Despite rate increases and OPEC+ talks, crude oil prices rise as a result of the US debt settlement.

Oil prices increased on Tuesday amid expectations that the world’s largest oil consumer, the United States, will increase demand as a result of the debt ceiling agreement. Gains were restrained, however, by worries about future interest rate increases and the potential for OPEC+ to maintain current output quotas. Today morning, Brent crude futures had increased by 12 cents, or 0.5%, to $77.42 a barrel.

WTI crude for the United States gained 53 cents to reach $73.20 a barrel, up 0.7% from Friday’s finish. Due to a U.S. federal holiday, there was no settlement on Monday. While the agreement on the debt ceiling has encouraged investors to purchase riskier assets like commodities, major oil producers will meet on June 4 and it is uncertain whether they will decide to further reduce their output given the general decline in prices since the middle of April. Additionally, it is anticipated that U.S. interest rates would increase further, which might slow down economic expansion and, consequently, oil demand.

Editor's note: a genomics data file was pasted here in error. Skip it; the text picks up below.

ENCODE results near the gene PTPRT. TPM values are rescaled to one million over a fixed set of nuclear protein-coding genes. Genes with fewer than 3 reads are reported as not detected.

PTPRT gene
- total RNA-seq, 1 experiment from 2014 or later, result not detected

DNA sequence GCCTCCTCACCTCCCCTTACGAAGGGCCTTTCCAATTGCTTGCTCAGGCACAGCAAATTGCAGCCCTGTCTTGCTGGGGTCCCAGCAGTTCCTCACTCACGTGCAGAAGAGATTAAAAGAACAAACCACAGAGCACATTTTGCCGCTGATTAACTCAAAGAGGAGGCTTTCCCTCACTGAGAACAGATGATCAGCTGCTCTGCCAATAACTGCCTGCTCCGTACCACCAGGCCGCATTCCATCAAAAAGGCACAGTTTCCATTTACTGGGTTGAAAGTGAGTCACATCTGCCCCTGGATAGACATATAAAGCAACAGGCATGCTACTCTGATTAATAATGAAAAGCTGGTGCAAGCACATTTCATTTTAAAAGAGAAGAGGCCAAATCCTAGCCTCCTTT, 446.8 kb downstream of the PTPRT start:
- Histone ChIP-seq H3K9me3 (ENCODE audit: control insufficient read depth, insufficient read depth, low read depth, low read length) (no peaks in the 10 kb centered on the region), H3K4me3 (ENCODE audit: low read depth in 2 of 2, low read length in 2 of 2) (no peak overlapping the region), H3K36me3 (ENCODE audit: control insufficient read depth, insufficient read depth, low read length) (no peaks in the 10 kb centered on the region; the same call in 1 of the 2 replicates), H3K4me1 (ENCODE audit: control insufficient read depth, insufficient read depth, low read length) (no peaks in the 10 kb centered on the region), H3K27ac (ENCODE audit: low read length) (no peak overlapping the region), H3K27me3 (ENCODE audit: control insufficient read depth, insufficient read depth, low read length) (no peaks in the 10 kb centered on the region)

Investors are also closely monitoring any potential changes to the Organisation of the Petroleum Exporting Countries (OPEC) and its allies, which includes Russia, together known as OPEC+. Last week, Saudi Arabia’s Energy Minister Abdulaziz bin Salman advised short-sellers who were wagering that oil prices would decline to “watch out,” possibly indicating that OPEC+ may further reduce supply.

Thoughts from Russian oil officials and sources, such as Deputy Prime Minister Alexander Novak, suggest the third-largest oil producer in the world is inclined to maintain output. OPEC+ reduced its oil production by an additional 1.2 million barrels per day (bpd) in April, according to calculations by Reuters, bringing the total amount of cutbacks to 3.66 million bpd.

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